- Thermal photons as a measure for the rapidity dependence of the temperature (1995)
- The rapidity distribution of thermal photons produced in Pb+Pb collisions at CERN-SPS energies is calculated within scaling and three- fluid hydrodynamics. It is shown that these scenarios lead to very different rapidity spectra. A measurement of the rapidity dependence of photon radiation can give cleaner insight into the reaction dynamics than pion spectra, especially into the rapidity dependence of the temperature.
- The Phase Transition to the Quark-Gluon Plasma and Its Effect on Hydrodynamic Flow (1995)
- It is shown that in ideal relativistic hydrodynamics a phase transition from hadron to quark and gluon degrees of freedom in the nuclear matter equation of state leads to a minimum in the excitation function of the transverse collective flow.
- Nonequilibrium fluid-dynamics in the early stage of ultrarelativistic heavy-ion collisions (1997)
- To describe ultrarelativistic heavy-ion collisions we construct a three-fluid hydrodynamical model. In contrast to one-fluid hydrodynamics, it accounts for the finite stopping power of nuclear matter, i.e. for nonequilibrium e ects in the early stage of the reaction. Within this model, we study baryon dynamics in the BNL-AGS energy range. For the system Au+Au we find that kinetic equilibrium between projectile and target nucleons is established only after a time teq CM H 5 fm/c C 2RAu/³CM. Observables which are sensitive to the early stage of the collision (like e.g. nucleon flow) therefore di er considerably from those calculated in the one-fluid model.
- Antiflow of nucleons at the softest point of the EoS (1999)
- Report-no: UFTP-492/1999 Journal-ref: Phys.Rev. C61 (2000) 024909 We investigate flow in semi-peripheral nuclear collisions at AGS and SPS energies within macroscopic as well as microscopic transport models. The hot and dense zone assumes the shape of an ellipsoid which is tilted by an angle Theta with respect to the beam axis. If matter is close to the softest point of the equation of state, this ellipsoid expands predominantly orthogonal to the direction given by Theta. This antiflow component is responsible for the previously predicted reduction of the directed transverse momentum around the softest point of the equation of state.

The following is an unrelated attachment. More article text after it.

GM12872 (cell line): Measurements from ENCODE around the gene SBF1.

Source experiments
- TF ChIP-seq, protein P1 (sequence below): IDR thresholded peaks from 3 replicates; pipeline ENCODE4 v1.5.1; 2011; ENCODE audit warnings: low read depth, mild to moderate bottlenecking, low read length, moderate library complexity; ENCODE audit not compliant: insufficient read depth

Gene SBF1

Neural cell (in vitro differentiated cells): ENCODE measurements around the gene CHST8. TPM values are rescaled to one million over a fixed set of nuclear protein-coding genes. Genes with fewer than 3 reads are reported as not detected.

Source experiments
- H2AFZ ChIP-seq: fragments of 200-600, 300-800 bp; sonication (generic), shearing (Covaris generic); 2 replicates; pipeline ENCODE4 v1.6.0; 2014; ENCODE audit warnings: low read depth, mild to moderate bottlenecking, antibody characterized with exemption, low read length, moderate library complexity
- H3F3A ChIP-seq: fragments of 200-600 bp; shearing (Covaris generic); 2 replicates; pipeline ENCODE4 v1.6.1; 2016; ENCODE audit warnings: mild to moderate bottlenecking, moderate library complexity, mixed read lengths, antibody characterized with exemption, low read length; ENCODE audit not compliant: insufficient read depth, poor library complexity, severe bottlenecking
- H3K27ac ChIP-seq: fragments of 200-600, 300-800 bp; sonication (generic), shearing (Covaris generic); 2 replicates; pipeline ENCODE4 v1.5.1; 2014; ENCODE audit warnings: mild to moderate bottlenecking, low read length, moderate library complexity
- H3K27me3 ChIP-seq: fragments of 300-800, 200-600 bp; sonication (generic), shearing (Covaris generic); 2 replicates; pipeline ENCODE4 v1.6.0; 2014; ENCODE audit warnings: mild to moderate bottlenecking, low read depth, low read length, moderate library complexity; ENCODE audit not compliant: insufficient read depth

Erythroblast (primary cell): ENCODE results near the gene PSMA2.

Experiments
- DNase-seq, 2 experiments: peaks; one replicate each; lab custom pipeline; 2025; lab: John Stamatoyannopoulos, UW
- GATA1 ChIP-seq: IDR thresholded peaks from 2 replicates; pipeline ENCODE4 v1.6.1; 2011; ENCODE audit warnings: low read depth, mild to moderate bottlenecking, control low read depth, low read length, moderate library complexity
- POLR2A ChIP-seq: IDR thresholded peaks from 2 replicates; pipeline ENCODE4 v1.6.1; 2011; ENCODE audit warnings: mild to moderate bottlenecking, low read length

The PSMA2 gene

- Effect of color superconductivity on the mass and radius of a quark star (2003)
- We compare quark stars made of color-superconducting quark matter to normal-conducting quark stars. We focus on the most simple color-superconducting system, a two-flavor color superconductor, and employ the Nambu-Jona-Lasinio (NJL) model to compute the gap parameter and the equation of state. By varying the strength of the four-fermion coupling of the NJL model, we study the mass and the radius of the quark star as a function of the value of the gap parameter. If the coupling constant exceeds a critical value, the gap parameter does not vanish even at zero density. For coupling constants below this critical value, mass and radius of a color-superconducting quark star change at most by ca. 20% compared to a star consisting of normal-conducting quark matter. For coupling constants above the critical value mass and radius may change by factors of two or more.